CBS Interactive Head Marc DeBevoise Talks ‘Twilight Zone’ Success and Streaming Ratings
CBS All Access’ Monday launch of its “The Twilight Zone” reboot drove the most unique viewers ever on a premiere day for a CBS All Access original series, according to the streamer.
Marc DeBevoise, president and COO of CBS Interactive, spoke with Variety about the reboot’s early success. While he would not discuss specific numbers, the exec did provide some context as to the show’s performance.
“The one thing I can say is it was slightly bigger than both ‘Star Trek: Discovery’s’ first day for Season 1 and Season 2,” DeBevoise said. “Both of those were big and this was slightly bigger from a viewers perspective. The great thing is we have the most subscribers we’ve ever had for the service, so that does aid in driving viewership because we keep growing. The buzz around this show and the marketing was also tremendous.”
He also said that while All Access offers a range of library content, including current and classic CBS shows, it is the streamer’s originals that are leading its subscriber growth.
“Originals for us are really working,” he said. “The originals are what driving the most views other than days when we have something like the Super Bowl or March Madness. ‘Discovery’ has been the number one show every month it has premiered an episode, and actually has been the No. 1 show in many other months when it hasn’t been new throughout last year. ‘The Good Fight’ is right there as well. It’s up very big year-over-year and there new season is doing phenomenally well.”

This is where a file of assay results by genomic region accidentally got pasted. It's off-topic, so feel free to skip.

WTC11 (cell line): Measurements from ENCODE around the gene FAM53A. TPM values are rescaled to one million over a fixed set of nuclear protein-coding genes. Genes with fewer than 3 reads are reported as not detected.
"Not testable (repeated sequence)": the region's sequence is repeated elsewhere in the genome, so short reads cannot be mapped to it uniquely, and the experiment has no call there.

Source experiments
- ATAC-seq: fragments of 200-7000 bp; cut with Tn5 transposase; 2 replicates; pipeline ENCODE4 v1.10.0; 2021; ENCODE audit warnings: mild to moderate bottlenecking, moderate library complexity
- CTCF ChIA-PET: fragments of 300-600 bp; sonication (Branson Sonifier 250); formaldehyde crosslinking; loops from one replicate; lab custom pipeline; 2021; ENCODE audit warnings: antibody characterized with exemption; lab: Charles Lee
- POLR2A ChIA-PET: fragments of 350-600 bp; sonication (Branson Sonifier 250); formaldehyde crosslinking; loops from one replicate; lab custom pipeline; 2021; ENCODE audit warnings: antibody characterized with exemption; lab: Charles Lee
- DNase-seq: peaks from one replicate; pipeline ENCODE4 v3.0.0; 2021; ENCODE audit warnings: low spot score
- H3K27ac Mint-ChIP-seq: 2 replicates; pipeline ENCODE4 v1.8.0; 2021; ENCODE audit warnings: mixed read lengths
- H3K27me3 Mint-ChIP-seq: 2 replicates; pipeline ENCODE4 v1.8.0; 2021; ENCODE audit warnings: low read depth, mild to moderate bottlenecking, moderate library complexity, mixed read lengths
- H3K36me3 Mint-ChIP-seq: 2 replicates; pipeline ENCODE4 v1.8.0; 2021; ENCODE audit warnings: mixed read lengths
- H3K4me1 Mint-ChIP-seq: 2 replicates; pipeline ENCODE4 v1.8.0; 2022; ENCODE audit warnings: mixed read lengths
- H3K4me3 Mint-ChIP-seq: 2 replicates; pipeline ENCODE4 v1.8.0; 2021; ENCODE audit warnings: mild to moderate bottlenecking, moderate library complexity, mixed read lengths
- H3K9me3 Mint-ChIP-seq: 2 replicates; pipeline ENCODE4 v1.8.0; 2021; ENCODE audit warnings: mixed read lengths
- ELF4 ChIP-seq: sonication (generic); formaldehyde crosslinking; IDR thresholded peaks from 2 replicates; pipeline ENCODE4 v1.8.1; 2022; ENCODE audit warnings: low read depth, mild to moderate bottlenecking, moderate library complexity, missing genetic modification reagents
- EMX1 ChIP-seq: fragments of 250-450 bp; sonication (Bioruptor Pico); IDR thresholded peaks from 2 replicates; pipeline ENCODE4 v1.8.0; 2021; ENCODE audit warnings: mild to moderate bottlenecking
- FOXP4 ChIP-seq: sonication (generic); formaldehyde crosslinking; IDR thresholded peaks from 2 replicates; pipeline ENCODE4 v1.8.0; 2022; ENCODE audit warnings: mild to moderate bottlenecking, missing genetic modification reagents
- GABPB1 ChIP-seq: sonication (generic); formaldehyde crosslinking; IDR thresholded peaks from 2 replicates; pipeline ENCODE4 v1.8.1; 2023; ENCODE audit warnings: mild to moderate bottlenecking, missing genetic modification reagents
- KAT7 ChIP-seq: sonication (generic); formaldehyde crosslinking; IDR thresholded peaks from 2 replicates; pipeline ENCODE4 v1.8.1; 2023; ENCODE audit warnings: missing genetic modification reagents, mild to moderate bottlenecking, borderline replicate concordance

DeBevoise also gave his take on why streaming services like All Access rarely release any kind of specific viewership information. (The exception to that of late has been Netflix, which claimed that tens of millions of people had watched some of their original movies and films, despite providing virtually no context for that information.)
“The success of our business plan for All Access is not defined like the success Netflix has to have on any given thing, or like the success the CBS television network or other networks have for any given thing,” he said. “Because CBS has been in business for so long, they have defined what success for them looks like. I think why we do not publish those numbers on a regular basis is because they would look off or not make sense, because we’re not measured against the same yardstick. Our business plan is a growth plan and how many subscribers we can grow and maintain over time. That would be impossible to do in a way that would create the right kind of messaging out in the world on a microscopic basis, like one series, one episode, ‘How did it do?’”
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